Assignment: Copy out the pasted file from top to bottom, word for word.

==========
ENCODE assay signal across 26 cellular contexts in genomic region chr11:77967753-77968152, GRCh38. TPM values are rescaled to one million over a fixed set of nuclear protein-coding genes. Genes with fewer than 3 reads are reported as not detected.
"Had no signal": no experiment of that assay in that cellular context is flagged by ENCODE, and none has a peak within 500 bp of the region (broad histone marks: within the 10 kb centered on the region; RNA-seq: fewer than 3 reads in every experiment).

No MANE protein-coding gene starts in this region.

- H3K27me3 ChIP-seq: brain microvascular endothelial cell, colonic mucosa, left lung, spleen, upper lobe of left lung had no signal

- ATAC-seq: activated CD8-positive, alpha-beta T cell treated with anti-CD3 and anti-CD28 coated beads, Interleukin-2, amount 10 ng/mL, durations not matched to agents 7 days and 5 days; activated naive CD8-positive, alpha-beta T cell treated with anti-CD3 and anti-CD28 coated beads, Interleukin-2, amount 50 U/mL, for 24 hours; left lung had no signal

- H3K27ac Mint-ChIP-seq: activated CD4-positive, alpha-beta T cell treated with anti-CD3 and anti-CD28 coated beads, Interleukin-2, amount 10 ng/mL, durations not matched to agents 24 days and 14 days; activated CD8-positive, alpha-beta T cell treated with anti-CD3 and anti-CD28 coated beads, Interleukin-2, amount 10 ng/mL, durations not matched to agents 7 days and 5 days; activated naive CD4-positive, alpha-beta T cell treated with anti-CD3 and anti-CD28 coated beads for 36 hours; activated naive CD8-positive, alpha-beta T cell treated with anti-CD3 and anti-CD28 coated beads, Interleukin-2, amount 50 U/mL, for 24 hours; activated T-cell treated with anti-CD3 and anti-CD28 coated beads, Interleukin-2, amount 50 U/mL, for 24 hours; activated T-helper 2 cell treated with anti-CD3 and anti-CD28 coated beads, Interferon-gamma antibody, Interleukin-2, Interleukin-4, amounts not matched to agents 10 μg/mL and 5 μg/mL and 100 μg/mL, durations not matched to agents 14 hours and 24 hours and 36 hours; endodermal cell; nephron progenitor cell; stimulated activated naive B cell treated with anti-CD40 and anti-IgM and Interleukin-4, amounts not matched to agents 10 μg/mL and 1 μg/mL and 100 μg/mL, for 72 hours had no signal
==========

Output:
ENCODE assay signal across 26 cellular contexts in genomic region chr11:77967753-77968152, GRCh38. TPM values are rescaled to one million over a fixed set of nuclear protein-coding genes. Genes with fewer than 3 reads are reported as not detected.
"Had no signal": no experiment of that assay in that cellular context is flagged by ENCODE, and none has a peak within 500 bp of the region (broad histone marks: within the 10 kb centered on the region; RNA-seq: fewer than 3 reads in every experiment).

No MANE protein-coding gene starts in this region.

- H3K27me3 ChIP-seq: brain microvascular endothelial cell, colonic mucosa, left lung, spleen, upper lobe of left lung had no signal

- ATAC-seq: activated CD8-positive, alpha-beta T cell treated with anti-CD3 and anti-CD28 coated beads, Interleukin-2, amount 10 ng/mL, durations not matched to agents 7 days and 5 days; activated naive CD8-positive, alpha-beta T cell treated with anti-CD3 and anti-CD28 coated beads, Interleukin-2, amount 50 U/mL, for 24 hours; left lung had no signal

- H3K27ac Mint-ChIP-seq: activated CD4-positive, alpha-beta T cell treated with anti-CD3 and anti-CD28 coated beads, Interleukin-2, amount 10 ng/mL, durations not matched to agents 24 days and 14 days; activated CD8-positive, alpha-beta T cell treated with anti-CD3 and anti-CD28 coated beads, Interleukin-2, amount 10 ng/mL, durations not matched to agents 7 days and 5 days; activated naive CD4-positive, alpha-beta T cell treated with anti-CD3 and anti-CD28 coated beads for 36 hours; activated naive CD8-positive, alpha-beta T cell treated with anti-CD3 and anti-CD28 coated beads, Interleukin-2, amount 50 U/mL, for 24 hours; activated T-cell treated with anti-CD3 and anti-CD28 coated beads, Interleukin-2, amount 50 U/mL, for 24 hours; activated T-helper 2 cell treated with anti-CD3 and anti-CD28 coated beads, Interferon-gamma antibody, Interleukin-2, Interleukin-4, amounts not matched to agents 10 μg/mL and 5 μg/mL and 100 μg/mL, durations not matched to agents 14 hours and 24 hours and 36 hours; endodermal cell; nephron progenitor cell; stimulated activated naive B cell treated with anti-CD40 and anti-IgM and Interleukin-4, amounts not matched to agents 10 μg/mL and 1 μg/mL and 100 μg/mL, for 72 hours had no signal